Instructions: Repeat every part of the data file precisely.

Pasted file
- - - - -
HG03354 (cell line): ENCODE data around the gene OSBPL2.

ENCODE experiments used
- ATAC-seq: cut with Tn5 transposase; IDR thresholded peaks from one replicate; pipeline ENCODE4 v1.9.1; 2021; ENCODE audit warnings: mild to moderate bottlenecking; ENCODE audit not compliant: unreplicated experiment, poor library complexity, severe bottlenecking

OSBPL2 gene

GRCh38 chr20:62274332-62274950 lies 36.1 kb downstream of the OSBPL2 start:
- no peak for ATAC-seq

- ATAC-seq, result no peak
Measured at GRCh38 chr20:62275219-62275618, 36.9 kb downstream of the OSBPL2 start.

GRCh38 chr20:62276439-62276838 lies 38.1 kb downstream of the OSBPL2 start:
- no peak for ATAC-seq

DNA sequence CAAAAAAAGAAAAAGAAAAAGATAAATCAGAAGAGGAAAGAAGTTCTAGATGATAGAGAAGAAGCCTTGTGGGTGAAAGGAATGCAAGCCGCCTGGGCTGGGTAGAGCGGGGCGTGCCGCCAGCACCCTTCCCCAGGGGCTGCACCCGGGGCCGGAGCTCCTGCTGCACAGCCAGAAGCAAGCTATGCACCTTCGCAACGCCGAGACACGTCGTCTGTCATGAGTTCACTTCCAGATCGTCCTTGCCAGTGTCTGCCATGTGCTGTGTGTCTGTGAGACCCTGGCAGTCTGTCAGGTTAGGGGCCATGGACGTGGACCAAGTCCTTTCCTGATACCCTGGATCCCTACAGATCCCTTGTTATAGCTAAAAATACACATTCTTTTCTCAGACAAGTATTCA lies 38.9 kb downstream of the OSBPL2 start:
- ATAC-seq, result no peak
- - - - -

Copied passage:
HG03354 (cell line): ENCODE data around the gene OSBPL2.

ENCODE experiments used
- ATAC-seq: cut with Tn5 transposase; IDR thresholded peaks from one replicate; pipeline ENCODE4 v1.9.1; 2021; ENCODE audit warnings: mild to moderate bottlenecking; ENCODE audit not compliant: unreplicated experiment, poor library complexity, severe bottlenecking

OSBPL2 gene

GRCh38 chr20:62274332-62274950 lies 36.1 kb downstream of the OSBPL2 start:
- no peak for ATAC-seq

- ATAC-seq, result no peak
Measured at GRCh38 chr20:62275219-62275618, 36.9 kb downstream of the OSBPL2 start.

GRCh38 chr20:62276439-62276838 lies 38.1 kb downstream of the OSBPL2 start:
- no peak for ATAC-seq

DNA sequence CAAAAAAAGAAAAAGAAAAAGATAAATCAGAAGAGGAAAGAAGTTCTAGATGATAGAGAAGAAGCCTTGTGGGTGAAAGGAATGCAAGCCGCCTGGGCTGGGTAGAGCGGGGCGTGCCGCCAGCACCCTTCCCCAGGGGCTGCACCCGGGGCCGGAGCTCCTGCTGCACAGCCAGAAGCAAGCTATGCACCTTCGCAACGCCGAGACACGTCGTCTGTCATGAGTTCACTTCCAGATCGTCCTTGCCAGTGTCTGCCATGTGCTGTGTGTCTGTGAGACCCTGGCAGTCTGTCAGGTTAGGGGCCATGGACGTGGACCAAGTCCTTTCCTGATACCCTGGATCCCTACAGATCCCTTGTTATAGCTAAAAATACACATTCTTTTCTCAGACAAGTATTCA lies 38.9 kb downstream of the OSBPL2 start:
- ATAC-seq, result no peak